STEM is one of the latest educational buzzwords making the rounds, but it is quickly being elbowed out of the picture by STEAM education. This acronym includes arts education in the mix. Science, Technology, Engineering, Arts and Mathematics is an integrated approach to teaching students through collaborative and creative experiential learning activities.
Defining STEM Education
By now, every educator knows the STEM acronym, but what does it really look like in a classroom setting? At its heart, STEM education marries these different disciplines and applies academic concepts to hands-on, real-world activities. It is preferable for STEM lessons to connect to some aspect of the world outside the classroom. For example, students could work in teams to find better ways of containing oil spills or capturing solar power.
Understanding STEAM Education
STEAM is the same integrated approach with the same topic areas as STEM, but with a nod to arts education. The growing popularity of STEAM acknowledges the importance of creativity, innovation and imagination in developing and implementing STEM-based projects. Of course, it is not necessary to include each subject area in every activity. Teachers can combine an artistic approach with a science project, for example, or students can use technology to develop artistic designs. STEAM students can even partner with real-world companies and initiatives to develop solutions to problems. For instance, students can partner with medical tech companies to create a series of artistic posters that reflect the pathophysiology of melanoma in order to raise community awareness about skin cancer.
Understanding the Need for STEAM
Some people remain unconvinced that STEAM can really be beneficial to students. After all, students take art classes along with math and science, so why do these subjects need to be integrated? For starters, because the world is continuously changing, education should change right along with it to meet the demands of new generations. Students today are far more tech-savvy than the Gen Xers before them. They stream entertainment online, read books on a screen, and give voice commands to digital assistants. But there is something lost in all that technological innovation—the search for a higher truth. Artistry and beauty, when integrated with STEM curricula, speak to students on a deeper, more meaningful level.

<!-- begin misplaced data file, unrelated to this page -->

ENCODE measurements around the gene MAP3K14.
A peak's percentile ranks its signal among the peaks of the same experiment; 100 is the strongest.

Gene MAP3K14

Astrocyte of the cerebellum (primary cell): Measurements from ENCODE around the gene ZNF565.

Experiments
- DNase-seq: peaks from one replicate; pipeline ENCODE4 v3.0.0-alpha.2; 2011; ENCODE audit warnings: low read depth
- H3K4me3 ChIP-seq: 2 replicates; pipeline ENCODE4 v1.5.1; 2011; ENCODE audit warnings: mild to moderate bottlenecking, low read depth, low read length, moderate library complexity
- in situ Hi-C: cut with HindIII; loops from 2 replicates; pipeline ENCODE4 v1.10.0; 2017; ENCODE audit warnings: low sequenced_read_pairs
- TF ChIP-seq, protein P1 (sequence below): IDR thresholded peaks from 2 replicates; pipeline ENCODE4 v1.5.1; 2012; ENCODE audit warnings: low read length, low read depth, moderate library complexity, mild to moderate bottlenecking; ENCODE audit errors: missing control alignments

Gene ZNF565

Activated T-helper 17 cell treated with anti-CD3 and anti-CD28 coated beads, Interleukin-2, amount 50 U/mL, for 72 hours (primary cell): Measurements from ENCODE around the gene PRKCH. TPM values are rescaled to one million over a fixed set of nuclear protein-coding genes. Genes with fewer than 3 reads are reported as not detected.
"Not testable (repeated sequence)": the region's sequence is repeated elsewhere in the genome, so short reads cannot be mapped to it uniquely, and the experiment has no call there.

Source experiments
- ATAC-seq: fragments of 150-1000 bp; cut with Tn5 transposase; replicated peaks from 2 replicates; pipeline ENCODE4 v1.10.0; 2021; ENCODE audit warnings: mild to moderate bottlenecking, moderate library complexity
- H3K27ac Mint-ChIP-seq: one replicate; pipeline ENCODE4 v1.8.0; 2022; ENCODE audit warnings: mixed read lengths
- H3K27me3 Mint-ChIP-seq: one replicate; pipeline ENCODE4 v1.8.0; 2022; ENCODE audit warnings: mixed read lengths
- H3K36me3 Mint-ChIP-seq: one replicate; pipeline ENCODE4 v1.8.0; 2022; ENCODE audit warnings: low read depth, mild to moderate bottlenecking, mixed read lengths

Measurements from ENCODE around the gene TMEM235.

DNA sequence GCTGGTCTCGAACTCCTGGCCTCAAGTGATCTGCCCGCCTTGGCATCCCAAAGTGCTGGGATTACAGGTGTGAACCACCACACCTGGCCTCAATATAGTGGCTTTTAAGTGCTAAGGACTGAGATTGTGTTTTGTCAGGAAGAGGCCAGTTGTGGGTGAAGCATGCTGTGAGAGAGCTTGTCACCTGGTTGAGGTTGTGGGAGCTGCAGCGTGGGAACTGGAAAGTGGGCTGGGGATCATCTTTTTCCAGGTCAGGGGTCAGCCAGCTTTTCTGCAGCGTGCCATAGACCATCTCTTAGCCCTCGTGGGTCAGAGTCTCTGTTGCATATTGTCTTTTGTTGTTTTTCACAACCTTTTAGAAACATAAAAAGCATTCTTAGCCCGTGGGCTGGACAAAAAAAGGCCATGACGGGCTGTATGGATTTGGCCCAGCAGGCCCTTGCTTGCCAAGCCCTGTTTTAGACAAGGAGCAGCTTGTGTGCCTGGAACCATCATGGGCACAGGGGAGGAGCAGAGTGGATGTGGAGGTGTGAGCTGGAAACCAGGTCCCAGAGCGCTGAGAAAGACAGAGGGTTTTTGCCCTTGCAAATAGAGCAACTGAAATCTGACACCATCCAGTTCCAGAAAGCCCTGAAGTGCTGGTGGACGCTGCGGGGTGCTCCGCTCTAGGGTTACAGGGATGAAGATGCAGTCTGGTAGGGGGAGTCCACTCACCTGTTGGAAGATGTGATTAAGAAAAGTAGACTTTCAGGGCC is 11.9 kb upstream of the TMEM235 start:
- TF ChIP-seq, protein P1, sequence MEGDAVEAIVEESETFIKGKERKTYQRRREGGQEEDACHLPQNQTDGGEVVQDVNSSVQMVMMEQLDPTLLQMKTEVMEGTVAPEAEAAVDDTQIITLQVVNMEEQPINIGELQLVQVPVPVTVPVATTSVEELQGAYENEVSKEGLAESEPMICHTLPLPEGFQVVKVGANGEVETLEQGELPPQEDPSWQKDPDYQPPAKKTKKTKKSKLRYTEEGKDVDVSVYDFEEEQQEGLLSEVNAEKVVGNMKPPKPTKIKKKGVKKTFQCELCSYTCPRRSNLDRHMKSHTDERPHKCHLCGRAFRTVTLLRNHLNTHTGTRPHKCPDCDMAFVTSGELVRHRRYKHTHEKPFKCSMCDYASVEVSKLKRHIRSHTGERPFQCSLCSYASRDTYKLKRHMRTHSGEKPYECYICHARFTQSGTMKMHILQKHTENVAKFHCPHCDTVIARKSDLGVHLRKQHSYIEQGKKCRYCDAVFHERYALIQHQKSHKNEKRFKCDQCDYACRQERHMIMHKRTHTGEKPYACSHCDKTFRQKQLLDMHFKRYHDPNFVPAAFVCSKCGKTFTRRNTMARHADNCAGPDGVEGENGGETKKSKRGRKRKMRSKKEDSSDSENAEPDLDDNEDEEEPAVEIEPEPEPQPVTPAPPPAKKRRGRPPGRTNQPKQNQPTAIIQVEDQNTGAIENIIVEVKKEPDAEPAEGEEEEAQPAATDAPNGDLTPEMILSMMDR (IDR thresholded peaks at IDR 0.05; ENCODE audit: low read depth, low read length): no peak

Triggering Student Engagement
Plenty of people today acknowledge that, despite the surge of interest in STEM, there still are not enough students who are pursuing STEM education. A 21st century workforce needs STEM-educated innovators, and perhaps one way to attract more students to STEM fields is to entice them with the arts. Liberal arts majors who have never taken a college-level science course before might be more willing to give chemistry a try if it has an artistic or design component to it. When combined with an artistic approach, science, technology, engineering and mathematics seem more accessible and intriguing to creatively inclined students.
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The views and opinions expressed in this article are those of the author’s and do not necessarily reflect the official policy or position of Grand Canyon University. Any sources cited were accurate as of the publish date.